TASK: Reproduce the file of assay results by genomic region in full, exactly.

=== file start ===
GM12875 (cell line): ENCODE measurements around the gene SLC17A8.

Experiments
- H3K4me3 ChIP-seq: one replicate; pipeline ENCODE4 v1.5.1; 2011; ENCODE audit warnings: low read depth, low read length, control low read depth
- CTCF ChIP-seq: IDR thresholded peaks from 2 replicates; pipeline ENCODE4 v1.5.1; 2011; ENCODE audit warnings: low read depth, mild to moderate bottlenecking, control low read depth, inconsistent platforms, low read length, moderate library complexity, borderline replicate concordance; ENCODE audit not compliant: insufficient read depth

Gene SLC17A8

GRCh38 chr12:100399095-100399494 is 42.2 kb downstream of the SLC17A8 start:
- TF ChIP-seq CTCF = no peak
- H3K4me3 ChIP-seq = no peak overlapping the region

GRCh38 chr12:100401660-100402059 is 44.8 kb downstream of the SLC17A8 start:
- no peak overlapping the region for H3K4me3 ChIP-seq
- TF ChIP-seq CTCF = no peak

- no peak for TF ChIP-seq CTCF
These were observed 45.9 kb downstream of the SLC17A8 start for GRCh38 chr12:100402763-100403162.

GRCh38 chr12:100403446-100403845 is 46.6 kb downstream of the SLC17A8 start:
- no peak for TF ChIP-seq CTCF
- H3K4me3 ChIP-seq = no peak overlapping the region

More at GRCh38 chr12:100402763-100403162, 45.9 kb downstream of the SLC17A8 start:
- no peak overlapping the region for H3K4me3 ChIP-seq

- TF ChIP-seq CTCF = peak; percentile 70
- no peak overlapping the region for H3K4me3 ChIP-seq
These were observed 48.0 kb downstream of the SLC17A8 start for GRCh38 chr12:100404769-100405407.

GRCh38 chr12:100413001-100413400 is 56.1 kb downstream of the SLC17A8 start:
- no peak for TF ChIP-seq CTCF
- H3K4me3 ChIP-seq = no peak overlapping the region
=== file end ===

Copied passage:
GM12875 (cell line): ENCODE measurements around the gene SLC17A8.

Experiments
- H3K4me3 ChIP-seq: one replicate; pipeline ENCODE4 v1.5.1; 2011; ENCODE audit warnings: low read depth, low read length, control low read depth
- CTCF ChIP-seq: IDR thresholded peaks from 2 replicates; pipeline ENCODE4 v1.5.1; 2011; ENCODE audit warnings: low read depth, mild to moderate bottlenecking, control low read depth, inconsistent platforms, low read length, moderate library complexity, borderline replicate concordance; ENCODE audit not compliant: insufficient read depth

Gene SLC17A8

GRCh38 chr12:100399095-100399494 is 42.2 kb downstream of the SLC17A8 start:
- TF ChIP-seq CTCF = no peak
- H3K4me3 ChIP-seq = no peak overlapping the region

GRCh38 chr12:100401660-100402059 is 44.8 kb downstream of the SLC17A8 start:
- no peak overlapping the region for H3K4me3 ChIP-seq
- TF ChIP-seq CTCF = no peak

- no peak for TF ChIP-seq CTCF
These were observed 45.9 kb downstream of the SLC17A8 start for GRCh38 chr12:100402763-100403162.

GRCh38 chr12:100403446-100403845 is 46.6 kb downstream of the SLC17A8 start:
- no peak for TF ChIP-seq CTCF
- H3K4me3 ChIP-seq = no peak overlapping the region

More at GRCh38 chr12:100402763-100403162, 45.9 kb downstream of the SLC17A8 start:
- no peak overlapping the region for H3K4me3 ChIP-seq

- TF ChIP-seq CTCF = peak; percentile 70
- no peak overlapping the region for H3K4me3 ChIP-seq
These were observed 48.0 kb downstream of the SLC17A8 start for GRCh38 chr12:100404769-100405407.

GRCh38 chr12:100413001-100413400 is 56.1 kb downstream of the SLC17A8 start:
- no peak for TF ChIP-seq CTCF
- H3K4me3 ChIP-seq = no peak overlapping the region